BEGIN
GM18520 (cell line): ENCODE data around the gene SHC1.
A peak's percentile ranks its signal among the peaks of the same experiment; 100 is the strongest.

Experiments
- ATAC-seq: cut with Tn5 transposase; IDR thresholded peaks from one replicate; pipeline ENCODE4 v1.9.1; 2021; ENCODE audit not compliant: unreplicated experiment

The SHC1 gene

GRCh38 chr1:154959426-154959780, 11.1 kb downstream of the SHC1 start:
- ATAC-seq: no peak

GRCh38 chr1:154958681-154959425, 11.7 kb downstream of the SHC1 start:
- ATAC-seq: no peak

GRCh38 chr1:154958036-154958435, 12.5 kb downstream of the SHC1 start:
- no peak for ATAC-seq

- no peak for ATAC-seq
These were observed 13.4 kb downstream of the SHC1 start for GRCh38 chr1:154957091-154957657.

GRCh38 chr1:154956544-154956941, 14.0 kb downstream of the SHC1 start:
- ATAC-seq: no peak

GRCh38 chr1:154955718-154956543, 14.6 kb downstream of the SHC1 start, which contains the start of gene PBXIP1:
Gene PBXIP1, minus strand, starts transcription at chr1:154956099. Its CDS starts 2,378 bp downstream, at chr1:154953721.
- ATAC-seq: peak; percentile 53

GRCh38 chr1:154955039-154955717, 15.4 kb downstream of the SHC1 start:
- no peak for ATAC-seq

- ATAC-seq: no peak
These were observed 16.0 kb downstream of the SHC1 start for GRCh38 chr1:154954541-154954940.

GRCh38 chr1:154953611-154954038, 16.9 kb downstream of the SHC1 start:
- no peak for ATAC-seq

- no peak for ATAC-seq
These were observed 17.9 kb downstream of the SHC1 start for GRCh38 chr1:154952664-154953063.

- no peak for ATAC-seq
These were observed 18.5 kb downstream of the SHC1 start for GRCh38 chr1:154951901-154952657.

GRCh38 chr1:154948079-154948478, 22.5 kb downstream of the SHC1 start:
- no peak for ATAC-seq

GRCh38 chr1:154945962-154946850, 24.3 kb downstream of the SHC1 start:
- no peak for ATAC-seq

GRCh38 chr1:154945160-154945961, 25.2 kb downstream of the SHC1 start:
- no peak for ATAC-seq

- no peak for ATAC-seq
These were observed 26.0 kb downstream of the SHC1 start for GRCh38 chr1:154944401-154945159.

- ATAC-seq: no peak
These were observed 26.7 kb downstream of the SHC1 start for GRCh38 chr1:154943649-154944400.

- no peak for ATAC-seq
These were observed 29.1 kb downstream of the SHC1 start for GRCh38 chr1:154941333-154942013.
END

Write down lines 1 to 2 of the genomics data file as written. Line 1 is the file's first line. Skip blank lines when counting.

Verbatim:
GM18520 (cell line): ENCODE data around the gene SHC1.
A peak's percentile ranks its signal among the peaks of the same experiment; 100 is the strongest.